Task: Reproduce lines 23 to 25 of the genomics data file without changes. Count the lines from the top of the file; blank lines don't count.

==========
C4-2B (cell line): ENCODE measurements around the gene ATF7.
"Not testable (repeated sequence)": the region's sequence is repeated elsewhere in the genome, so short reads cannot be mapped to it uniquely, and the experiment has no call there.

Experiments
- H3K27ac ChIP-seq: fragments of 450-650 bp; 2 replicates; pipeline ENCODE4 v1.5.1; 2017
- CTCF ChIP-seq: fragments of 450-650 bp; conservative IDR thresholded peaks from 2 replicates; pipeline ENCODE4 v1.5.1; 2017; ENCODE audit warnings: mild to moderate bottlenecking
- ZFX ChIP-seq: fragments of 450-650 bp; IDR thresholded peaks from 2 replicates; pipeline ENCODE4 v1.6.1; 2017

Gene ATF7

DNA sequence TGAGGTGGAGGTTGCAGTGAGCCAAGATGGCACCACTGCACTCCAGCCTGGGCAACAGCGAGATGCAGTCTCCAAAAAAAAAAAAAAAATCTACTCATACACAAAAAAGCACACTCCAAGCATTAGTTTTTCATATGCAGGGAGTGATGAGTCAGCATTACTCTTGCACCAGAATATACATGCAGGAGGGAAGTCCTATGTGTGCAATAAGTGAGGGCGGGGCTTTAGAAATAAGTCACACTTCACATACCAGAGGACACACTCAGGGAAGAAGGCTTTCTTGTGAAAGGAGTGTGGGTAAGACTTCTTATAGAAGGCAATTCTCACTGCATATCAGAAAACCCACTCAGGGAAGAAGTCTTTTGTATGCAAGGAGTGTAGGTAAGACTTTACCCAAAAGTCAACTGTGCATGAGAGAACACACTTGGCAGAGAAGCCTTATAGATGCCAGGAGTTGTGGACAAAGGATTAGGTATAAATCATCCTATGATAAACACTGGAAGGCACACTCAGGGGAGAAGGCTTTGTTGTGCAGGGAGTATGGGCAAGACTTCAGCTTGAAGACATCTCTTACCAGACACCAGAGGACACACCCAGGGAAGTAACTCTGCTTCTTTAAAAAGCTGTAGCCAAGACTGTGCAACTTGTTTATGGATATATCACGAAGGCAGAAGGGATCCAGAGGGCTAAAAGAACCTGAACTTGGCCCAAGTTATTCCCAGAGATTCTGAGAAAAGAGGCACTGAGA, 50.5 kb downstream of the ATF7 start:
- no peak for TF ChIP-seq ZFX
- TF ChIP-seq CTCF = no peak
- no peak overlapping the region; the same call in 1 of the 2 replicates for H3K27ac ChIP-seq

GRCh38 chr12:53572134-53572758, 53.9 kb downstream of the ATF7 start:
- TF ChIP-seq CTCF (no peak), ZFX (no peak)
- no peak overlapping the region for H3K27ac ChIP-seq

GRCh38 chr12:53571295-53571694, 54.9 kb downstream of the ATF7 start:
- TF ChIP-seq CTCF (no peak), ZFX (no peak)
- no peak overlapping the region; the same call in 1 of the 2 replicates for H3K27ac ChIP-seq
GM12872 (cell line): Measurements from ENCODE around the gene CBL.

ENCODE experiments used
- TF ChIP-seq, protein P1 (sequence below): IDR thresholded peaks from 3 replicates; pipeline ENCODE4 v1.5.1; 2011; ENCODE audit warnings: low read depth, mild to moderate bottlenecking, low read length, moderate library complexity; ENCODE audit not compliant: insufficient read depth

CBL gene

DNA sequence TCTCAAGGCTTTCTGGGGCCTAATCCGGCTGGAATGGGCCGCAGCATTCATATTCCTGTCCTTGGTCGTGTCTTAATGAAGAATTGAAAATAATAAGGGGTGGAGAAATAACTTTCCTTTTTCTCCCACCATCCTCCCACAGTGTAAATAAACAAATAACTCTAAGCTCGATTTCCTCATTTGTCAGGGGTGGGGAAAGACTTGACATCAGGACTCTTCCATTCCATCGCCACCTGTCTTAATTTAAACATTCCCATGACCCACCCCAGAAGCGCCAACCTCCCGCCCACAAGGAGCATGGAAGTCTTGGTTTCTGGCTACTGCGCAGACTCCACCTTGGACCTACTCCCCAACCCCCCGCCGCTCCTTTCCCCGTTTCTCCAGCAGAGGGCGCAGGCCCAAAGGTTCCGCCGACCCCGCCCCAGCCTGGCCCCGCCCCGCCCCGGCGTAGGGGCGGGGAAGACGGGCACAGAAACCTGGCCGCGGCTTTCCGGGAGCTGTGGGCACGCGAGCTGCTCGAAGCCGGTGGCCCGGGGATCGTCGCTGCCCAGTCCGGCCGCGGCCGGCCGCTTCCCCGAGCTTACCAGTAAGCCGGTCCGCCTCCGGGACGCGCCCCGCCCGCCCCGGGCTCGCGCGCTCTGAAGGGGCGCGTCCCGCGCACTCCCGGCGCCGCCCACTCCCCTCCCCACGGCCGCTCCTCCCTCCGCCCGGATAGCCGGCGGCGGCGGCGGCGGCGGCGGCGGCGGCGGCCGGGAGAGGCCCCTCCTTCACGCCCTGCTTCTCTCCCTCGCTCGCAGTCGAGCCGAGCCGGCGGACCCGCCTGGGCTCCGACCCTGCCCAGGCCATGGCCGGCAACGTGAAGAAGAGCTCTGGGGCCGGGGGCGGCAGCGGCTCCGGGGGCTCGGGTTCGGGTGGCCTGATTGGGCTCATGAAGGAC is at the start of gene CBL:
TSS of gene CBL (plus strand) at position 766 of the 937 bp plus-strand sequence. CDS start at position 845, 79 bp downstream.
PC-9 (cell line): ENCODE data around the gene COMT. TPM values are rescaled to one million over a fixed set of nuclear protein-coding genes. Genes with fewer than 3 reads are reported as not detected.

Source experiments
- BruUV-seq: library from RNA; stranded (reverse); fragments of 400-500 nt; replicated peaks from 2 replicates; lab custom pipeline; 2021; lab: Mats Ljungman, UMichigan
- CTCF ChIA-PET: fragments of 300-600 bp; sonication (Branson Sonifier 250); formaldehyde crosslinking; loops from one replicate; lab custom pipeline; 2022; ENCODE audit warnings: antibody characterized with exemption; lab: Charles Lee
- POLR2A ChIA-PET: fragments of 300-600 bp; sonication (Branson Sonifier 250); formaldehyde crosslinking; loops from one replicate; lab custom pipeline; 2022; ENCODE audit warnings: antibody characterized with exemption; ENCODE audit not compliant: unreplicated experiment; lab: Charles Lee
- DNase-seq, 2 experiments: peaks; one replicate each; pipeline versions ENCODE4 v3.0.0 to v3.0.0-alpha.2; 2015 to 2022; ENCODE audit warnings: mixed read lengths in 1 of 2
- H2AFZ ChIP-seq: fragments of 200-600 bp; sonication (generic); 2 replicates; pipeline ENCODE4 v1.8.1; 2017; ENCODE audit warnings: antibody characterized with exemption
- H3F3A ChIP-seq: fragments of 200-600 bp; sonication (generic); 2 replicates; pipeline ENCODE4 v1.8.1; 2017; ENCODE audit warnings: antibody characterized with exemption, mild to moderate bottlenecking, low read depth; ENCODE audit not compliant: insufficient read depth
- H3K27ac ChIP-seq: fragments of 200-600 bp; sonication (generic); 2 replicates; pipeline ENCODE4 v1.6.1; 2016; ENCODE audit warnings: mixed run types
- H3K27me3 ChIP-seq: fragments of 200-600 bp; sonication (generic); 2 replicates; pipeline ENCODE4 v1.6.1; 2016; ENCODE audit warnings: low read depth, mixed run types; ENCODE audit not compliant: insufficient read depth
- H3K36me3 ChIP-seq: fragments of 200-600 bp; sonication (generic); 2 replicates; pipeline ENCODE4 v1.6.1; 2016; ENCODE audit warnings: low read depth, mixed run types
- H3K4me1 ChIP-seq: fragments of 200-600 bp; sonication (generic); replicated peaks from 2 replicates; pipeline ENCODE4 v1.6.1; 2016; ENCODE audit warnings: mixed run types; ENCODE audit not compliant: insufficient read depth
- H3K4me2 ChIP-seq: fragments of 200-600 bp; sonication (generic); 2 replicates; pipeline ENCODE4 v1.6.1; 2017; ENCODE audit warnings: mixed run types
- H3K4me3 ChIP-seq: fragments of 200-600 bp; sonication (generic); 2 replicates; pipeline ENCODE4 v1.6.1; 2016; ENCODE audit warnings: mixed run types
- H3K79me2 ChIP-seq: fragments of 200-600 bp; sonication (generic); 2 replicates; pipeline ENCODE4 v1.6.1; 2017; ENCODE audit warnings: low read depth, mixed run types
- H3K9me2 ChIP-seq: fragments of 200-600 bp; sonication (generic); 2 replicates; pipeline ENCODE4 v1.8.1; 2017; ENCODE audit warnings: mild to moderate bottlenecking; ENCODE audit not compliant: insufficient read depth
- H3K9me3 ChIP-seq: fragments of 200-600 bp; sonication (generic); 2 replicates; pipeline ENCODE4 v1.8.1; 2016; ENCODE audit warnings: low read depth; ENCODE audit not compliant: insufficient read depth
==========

TSS of gene CBL (plus strand) at position 766 of the 937 bp plus-strand sequence. CDS start at position 845, 79 bp downstream.
PC-9 (cell line): ENCODE data around the gene COMT. TPM values are rescaled to one million over a fixed set of nuclear protein-coding genes. Genes with fewer than 3 reads are reported as not detected.

Source experiments